On Martha's Vineyard, state Teacher of the Year has a message: Let's change how we think about alternative education
Cheers and applause erupted from the audience at Martha’s Vineyard Regional High School yesterday as alternative education teacher Danielle “Dani” Charbonneau — in a surprise for her students — was named Massachusetts Teacher of the Year for 2023.
Charbonneau teaches English and coordinates Project Vine, a voluntary alternative program for students who feel the classic model of school isn’t a good fit for them.
“What kind of a job could get me up at 4 a.m.? … Simply the best job I have ever had,” she said. “It's a job, though, that doesn't exist everywhere. And that's really what I've been on about through this whole Teacher of the Year process.”
Unlike many alternative education programs, Project Vine is integrated into the high school, with the same curriculum and hours, and takes place in the same building. Students take some of their classes together and meet regularly to create a close-knit group.
“In most schools in the state, and in the country, that's not an option right now,” Charbonneau said. “I believe strongly in creating and nurturing different ways to do high school, because the traditional ways don't work for everybody.”
Elementary and Secondary Education Commissioner Jeffrey Riley visited the Vineyard to announce Charbonneau as Teacher of the Year.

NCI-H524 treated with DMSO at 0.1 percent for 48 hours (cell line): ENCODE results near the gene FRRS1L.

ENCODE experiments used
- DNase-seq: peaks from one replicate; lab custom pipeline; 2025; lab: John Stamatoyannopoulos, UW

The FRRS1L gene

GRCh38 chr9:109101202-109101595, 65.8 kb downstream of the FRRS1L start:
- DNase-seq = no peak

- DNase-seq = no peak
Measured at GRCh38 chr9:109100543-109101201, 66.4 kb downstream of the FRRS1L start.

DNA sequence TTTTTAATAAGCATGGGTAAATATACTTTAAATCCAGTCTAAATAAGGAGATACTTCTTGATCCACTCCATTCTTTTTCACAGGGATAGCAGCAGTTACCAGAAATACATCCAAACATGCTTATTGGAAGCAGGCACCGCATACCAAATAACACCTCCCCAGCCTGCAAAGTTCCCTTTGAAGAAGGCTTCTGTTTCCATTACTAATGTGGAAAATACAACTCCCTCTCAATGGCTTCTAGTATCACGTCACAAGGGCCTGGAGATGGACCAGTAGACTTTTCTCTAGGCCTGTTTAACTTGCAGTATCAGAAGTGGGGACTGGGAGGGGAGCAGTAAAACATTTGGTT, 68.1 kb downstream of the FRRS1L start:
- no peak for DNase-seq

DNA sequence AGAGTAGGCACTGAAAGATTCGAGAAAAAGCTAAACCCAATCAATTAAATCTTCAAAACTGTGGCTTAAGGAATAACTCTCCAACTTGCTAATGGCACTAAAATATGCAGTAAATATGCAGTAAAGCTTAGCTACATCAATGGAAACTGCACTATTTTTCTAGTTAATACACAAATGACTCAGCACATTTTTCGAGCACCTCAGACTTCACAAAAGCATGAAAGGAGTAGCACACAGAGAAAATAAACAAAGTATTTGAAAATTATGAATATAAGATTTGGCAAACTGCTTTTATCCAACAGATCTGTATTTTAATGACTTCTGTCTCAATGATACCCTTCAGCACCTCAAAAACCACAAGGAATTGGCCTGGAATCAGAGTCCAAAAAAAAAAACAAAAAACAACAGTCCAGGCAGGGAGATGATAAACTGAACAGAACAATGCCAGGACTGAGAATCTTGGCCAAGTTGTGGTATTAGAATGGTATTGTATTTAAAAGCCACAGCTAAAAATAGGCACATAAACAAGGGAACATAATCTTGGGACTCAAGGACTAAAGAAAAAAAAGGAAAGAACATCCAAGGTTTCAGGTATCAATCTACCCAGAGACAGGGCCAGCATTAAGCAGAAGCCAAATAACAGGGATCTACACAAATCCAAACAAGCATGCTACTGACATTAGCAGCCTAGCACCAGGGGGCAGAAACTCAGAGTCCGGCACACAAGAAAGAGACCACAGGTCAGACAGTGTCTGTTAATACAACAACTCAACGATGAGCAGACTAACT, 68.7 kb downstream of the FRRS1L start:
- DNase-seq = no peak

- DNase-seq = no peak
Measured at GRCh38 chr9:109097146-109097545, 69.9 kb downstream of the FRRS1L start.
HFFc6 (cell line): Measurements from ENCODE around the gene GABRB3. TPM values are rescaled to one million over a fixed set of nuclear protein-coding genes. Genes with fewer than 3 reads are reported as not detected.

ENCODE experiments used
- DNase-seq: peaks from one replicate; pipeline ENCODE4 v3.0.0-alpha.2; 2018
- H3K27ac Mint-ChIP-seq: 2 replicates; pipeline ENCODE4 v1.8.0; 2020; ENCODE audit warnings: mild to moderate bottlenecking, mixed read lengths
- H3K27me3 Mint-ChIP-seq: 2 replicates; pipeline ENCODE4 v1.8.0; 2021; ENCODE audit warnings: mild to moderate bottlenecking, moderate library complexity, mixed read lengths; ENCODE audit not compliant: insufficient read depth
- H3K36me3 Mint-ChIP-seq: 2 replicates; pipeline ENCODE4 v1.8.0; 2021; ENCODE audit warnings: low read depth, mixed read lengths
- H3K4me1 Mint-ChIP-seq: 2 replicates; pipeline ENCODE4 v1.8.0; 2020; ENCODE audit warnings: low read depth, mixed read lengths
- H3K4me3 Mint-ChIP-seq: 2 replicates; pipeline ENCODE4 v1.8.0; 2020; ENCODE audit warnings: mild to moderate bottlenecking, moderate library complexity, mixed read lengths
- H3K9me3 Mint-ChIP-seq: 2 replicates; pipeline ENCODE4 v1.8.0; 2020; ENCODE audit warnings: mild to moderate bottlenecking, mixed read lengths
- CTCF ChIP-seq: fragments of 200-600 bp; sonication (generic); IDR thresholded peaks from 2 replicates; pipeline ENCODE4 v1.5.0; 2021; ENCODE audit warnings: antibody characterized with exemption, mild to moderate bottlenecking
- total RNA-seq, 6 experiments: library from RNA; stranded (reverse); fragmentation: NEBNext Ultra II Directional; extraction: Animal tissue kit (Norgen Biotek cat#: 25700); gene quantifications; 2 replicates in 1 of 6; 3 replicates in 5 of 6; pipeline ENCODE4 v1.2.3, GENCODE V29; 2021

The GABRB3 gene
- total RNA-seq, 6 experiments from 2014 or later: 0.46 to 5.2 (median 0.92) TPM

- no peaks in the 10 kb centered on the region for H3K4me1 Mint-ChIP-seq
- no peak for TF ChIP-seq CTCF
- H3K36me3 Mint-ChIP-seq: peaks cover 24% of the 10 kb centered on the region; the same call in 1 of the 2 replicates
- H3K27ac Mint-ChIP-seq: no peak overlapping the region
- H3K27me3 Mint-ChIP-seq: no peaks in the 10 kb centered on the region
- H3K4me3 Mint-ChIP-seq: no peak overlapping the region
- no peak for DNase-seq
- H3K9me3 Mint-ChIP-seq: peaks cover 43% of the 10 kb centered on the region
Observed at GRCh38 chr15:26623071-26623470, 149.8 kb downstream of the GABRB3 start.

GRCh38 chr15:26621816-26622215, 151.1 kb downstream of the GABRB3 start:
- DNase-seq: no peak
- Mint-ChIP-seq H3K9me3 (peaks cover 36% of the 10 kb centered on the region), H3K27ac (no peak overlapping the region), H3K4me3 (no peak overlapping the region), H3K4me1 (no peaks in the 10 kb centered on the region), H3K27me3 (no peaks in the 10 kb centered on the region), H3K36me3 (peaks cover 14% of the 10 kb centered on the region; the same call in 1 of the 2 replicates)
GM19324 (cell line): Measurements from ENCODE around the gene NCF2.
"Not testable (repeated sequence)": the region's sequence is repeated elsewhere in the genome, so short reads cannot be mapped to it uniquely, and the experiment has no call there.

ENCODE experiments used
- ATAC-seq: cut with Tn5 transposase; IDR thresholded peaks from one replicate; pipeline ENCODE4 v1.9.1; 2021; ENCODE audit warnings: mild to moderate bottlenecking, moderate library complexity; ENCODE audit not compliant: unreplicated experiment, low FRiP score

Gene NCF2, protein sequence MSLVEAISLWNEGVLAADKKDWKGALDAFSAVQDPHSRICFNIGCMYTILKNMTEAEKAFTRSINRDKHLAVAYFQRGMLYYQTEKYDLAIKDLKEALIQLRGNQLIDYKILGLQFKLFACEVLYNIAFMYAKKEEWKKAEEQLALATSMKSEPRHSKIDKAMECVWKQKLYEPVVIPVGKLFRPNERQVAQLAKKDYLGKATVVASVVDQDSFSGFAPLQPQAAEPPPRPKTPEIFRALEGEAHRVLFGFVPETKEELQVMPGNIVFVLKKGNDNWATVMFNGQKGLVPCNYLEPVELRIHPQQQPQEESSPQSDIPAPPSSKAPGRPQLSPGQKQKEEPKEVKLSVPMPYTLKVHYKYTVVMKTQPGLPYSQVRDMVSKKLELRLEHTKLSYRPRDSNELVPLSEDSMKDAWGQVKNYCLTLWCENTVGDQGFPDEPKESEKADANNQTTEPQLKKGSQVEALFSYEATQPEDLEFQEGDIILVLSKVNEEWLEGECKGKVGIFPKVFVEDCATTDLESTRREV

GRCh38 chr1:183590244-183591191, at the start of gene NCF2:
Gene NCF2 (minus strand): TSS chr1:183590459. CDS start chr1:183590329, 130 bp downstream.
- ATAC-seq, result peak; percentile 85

During the assembly, grandparent Al Woollacott spoke about how important Charbonneau’s work was in the life of his grandson, Jake Baird.
“He was always enthusiastic about learning, but his first couple of years in high school, it just wasn't working,” he said.
Jake wanted to transfer into Project Vine. The family was “a little leery” of the idea at first, Woollacott said.
“But Dani convinced us to give it a try,” he said. “Dani was right. Jake flourished. Dani had rekindled that enthusiasm that had been lost for a couple of years.”
This week, she and some of the Project Vine students are taking an overnight field trip to Penikese Island.
“Overnight field trips to uninhabited islands? It's, like, pretty close to magic, something that can often feel in short supply, especially in some students’ educational lives,” she said.
She hopes her time as Teacher of the Year is a chance to share that magic, she said.
“I hope that people hear about what we're doing here on the Vineyard and they go, ‘Hey, our school should have that choice. We should do something like that.’”
Teacher of the Year recipients have the opportunity to do public speaking and attend conferences as part of a national program sponsored by the Council of Chief State School Officers.